India-China border tensions continue unabated

A tense stand-off between Indian and Chinese troops on the Doklam or Donglang Plateau—a ridge in the Himalayan foothills claimed by both China and Bhutan—continues.

Late last week, India’s National Security Advisor, Ajit Doval, met China State Councillor Yang Jiechi on the sidelines of a BRICS security summit in Beijing. However, they failed to arrive at any agreement on defusing what is being described as the most serious Sino-Indian border dispute since the two countries fought a month-long border war in 1962.

Beijing is adamant India must withdraw its troops unconditionally before there can be any substantive talks on the Doklam issue and the related question of where the tri-junction between the borders of India, China, and Bhutan lies.

Beijing emphasizes that the intervention Indian troops made on June 18 to prevent Chinese construction workers from expanding a road on the disputed ridge is without precedent. Never before has the Indian Army confronted Chinese troops on territory to which New Delhi makes no claim, acting instead in the name of a third country.

Chinese officials and the country’s state-owned media have repeatedly indicated that Beijing’s patience is wearing thin. According to a report in yesterday’s Indian Express, the Chinese government is anxious to have the dispute settled by the time of a BRICS heads of government summit that is to be held in Xiamen, China at the beginning of next month.

India’s government, meanwhile, has signalled it is prepared for a long stand-off, lasting months, even years. While claiming it doesn’t want a military clash with Beijing, New Delhi insists that control over the remote ridge is vital to India’s national security, because it lies some 50 kilometres (31 miles) from the Siliguri Corridor—a narrow slice of territory that connects India’s seven northeastern states to the rest of the country.

The US and other great powers have thus far made only pro forma statements urging the two sides to pursue a diplomatic solution. But the principal factor driving the dispute is India’s emergence as a veritable “frontline state” in Washington’s military-strategic offensive against China. Indeed, on June 18, the very day that Indian troops interceded on the Doklam Plateau, Indian Prime Minister Narendra Modi and US President Donald Trump vowed, following a White House meeting, to further expand the Indo-US “global strategic partnership.”

Last month India, the US, and Japan held what Trump boasted was the largest-ever Indian Ocean naval exercise in the Bay of Bengal. And speaking Monday at the inaugural session of an India-US Forum, Indian Foreign Minister Sushma Swaraj parroted the language that Washington uses to paint China as an aggressor in the South China Sea. A “strong India-US partnership,” declared Swaraj, is “critical” for “upholding an international rules-based system”—i.e. a US-led order—across the Indo-Pacific region.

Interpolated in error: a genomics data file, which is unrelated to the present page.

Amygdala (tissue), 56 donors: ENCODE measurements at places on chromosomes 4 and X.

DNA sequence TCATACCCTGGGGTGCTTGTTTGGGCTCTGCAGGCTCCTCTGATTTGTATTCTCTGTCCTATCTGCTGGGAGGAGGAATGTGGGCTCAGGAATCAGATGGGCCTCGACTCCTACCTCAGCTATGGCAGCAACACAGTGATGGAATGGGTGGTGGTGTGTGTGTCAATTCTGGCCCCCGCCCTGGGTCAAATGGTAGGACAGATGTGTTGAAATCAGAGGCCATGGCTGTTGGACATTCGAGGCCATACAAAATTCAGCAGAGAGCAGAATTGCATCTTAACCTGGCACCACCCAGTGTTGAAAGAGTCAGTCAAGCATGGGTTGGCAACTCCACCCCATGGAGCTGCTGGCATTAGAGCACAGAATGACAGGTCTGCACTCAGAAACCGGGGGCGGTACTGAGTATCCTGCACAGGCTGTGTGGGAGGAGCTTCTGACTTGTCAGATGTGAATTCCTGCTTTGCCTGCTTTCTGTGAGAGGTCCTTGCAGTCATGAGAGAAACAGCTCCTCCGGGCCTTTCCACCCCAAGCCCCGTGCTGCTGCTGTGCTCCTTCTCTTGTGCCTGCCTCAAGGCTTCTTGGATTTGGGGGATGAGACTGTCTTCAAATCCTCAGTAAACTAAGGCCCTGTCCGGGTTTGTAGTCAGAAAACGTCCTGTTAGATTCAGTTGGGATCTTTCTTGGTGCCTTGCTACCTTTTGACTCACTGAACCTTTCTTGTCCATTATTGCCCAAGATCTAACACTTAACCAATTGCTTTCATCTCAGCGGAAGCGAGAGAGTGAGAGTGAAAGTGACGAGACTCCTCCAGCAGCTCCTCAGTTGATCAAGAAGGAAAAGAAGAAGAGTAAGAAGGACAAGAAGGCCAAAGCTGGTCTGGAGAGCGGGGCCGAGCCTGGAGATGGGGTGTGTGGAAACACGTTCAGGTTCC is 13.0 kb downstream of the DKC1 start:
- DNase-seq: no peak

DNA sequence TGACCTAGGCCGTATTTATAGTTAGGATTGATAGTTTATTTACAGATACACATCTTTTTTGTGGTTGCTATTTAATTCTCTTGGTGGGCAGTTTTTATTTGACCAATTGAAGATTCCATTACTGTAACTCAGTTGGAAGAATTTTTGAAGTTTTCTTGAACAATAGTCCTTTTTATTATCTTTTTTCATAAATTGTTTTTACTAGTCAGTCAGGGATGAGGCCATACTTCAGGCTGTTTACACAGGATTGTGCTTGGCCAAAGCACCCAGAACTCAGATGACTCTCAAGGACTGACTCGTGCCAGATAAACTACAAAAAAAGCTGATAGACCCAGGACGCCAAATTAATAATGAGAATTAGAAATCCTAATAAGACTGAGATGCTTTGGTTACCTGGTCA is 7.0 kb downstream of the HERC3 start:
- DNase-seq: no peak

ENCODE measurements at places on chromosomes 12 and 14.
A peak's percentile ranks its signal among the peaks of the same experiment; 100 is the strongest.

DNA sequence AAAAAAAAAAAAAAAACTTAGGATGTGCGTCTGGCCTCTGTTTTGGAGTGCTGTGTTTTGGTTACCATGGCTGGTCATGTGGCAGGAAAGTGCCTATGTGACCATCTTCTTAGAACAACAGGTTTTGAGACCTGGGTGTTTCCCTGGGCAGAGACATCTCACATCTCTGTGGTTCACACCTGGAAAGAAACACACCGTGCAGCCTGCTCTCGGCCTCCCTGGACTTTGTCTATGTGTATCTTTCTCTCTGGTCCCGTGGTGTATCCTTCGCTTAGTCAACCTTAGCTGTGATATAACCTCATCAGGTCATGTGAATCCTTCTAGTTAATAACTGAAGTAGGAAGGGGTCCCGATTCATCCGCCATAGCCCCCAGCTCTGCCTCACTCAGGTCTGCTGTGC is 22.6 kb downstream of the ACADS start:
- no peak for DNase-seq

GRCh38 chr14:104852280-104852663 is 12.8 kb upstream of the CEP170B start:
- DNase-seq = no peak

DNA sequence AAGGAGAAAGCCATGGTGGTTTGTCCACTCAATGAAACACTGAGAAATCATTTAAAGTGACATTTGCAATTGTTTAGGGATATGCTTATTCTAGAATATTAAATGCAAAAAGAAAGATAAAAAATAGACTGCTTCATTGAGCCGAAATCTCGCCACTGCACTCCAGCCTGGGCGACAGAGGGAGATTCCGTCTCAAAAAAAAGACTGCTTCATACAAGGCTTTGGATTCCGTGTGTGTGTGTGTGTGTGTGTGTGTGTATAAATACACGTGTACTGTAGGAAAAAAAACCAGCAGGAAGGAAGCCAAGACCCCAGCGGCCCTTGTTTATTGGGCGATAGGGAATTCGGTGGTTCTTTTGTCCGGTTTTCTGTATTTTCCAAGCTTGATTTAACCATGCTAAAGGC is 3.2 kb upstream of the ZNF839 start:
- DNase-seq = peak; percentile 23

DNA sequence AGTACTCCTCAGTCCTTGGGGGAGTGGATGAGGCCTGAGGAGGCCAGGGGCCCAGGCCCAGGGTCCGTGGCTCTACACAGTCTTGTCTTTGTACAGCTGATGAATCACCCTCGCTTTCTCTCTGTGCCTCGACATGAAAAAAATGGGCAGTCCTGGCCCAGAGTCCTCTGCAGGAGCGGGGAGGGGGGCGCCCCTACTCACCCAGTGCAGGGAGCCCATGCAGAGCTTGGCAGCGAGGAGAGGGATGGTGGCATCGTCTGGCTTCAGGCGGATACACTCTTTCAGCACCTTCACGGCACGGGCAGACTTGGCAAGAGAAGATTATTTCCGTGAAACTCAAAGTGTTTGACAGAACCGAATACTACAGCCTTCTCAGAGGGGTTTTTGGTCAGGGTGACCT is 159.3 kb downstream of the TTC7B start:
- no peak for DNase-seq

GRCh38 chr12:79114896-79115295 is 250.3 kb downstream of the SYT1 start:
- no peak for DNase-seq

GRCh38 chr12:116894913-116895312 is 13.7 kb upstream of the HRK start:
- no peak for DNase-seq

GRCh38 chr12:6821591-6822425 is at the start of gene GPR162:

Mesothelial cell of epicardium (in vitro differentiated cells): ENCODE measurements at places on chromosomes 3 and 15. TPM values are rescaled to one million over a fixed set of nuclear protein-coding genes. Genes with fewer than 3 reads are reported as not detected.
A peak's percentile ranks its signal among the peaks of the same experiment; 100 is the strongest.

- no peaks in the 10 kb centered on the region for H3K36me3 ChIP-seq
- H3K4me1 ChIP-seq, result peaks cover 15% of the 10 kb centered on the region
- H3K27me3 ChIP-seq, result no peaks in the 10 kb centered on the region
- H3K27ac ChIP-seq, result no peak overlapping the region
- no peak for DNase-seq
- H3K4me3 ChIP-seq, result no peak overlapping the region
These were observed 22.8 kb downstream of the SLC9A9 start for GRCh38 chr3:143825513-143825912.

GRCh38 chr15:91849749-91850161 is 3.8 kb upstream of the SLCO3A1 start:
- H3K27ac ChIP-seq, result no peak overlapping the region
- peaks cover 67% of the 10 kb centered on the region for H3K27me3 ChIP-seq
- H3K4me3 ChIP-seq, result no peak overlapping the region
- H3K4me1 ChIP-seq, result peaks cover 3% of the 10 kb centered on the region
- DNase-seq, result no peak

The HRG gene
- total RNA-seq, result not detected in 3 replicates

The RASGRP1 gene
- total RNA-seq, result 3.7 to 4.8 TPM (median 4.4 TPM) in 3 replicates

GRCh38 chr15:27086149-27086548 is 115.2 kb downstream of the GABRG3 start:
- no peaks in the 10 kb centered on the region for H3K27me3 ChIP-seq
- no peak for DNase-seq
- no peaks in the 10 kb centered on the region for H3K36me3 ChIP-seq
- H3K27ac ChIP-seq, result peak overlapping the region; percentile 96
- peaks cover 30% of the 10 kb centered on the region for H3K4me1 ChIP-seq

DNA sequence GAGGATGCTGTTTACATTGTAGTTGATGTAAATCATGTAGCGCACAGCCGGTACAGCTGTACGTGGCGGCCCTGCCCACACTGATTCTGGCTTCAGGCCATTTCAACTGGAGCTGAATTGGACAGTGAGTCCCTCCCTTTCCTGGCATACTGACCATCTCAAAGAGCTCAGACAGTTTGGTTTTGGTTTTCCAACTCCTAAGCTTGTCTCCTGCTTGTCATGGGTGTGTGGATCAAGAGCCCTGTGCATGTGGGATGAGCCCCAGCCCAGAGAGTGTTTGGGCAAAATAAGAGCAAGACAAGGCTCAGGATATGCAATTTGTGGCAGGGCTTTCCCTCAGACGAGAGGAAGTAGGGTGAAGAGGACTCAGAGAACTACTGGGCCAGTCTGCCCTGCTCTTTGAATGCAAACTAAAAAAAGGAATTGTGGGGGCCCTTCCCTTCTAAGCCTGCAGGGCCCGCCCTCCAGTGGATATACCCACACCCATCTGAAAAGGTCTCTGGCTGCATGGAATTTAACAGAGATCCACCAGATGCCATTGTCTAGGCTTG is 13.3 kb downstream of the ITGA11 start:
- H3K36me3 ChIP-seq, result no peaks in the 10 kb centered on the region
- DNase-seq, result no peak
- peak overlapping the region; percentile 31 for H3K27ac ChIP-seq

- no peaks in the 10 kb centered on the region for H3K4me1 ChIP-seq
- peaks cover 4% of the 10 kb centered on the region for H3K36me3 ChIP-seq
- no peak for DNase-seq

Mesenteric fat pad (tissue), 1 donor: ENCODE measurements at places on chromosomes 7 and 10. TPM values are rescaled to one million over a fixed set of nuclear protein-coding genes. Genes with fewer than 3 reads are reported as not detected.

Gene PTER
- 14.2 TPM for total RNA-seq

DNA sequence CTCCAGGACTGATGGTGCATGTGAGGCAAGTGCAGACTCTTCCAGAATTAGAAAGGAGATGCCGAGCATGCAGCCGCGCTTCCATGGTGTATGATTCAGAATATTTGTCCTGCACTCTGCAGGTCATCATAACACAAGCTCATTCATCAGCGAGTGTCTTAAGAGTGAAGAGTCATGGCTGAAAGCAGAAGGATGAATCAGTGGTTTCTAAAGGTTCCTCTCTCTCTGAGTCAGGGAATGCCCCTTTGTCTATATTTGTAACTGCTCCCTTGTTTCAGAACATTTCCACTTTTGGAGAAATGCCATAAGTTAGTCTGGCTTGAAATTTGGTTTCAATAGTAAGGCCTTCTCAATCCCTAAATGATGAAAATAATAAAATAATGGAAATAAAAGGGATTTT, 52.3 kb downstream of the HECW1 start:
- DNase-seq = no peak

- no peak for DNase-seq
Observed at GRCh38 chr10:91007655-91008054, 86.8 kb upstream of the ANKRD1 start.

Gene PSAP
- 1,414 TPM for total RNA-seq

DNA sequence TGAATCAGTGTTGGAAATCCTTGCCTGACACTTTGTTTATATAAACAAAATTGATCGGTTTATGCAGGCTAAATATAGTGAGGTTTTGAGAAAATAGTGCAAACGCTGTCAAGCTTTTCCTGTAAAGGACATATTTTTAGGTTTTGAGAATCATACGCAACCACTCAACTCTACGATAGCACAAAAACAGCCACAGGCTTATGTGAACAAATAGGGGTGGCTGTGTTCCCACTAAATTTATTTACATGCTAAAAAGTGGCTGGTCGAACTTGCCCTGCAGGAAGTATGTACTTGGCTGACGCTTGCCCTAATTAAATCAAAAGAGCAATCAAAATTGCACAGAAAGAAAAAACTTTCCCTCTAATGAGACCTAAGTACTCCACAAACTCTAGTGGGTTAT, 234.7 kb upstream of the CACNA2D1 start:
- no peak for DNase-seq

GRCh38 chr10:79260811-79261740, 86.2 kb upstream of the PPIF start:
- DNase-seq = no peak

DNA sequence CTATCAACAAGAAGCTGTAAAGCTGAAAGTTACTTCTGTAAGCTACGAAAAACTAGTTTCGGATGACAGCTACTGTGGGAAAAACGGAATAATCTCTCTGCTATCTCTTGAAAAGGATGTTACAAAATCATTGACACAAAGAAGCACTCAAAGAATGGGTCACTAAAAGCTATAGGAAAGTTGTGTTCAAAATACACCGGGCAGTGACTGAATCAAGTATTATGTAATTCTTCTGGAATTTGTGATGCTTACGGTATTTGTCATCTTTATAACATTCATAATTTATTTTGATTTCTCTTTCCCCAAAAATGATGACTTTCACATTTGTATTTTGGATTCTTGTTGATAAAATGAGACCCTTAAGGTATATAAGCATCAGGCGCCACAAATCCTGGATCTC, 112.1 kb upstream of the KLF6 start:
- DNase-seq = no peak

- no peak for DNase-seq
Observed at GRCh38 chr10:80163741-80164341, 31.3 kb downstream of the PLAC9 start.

On Wednesday, China’s foreign ministry issued a 15-page statement detailing its position on the Doklam dispute. It reiterated Beijing’s demand that India “pull back all its troops to end the military standoff,” while noting that “there were still over 40 Indian border troops and one bulldozer illegally staying in Chinese territory.” This, the statement said, was down from a high of 400 Indian troops.

The statement included a thinly-veiled threat of military action. “No country,” it warned, “should ever underestimate the resolve of the Chinese government” to defend China’s territorial sovereignty and integrity, adding Beijing would take “all necessary measures to safeguard its legitimate and lawful rights and interests.”

The statement said that as a sign of “goodwill” China had informed New Delhi of the road-building project in advance. “India’s intrusion into the Chinese territory under the pretext of Bhutan,” it continued, “has not only violated China’s territorial sovereignty but also challenged Bhutan’s sovereignty and independence.”

Since the eruption of the dispute, the Indian media has raised a hue and cry over China’s alleged bullying of Bhutan, a tiny Himalayan border kingdom.

But India has itself long treated Bhutan as a protectorate. Moreover, there is much evidence to suggest that New Delhi ordered its troops to intervene on the Doklam without even seeking Bhutan’s agreement, let alone in response to a “distress call” from Bhutan as New Delhi has implied.

Only on June 29, that is a week-and-a-half after the standoff began, did Bhutan’s government even issue a statement protesting the alleged Chinese incursion.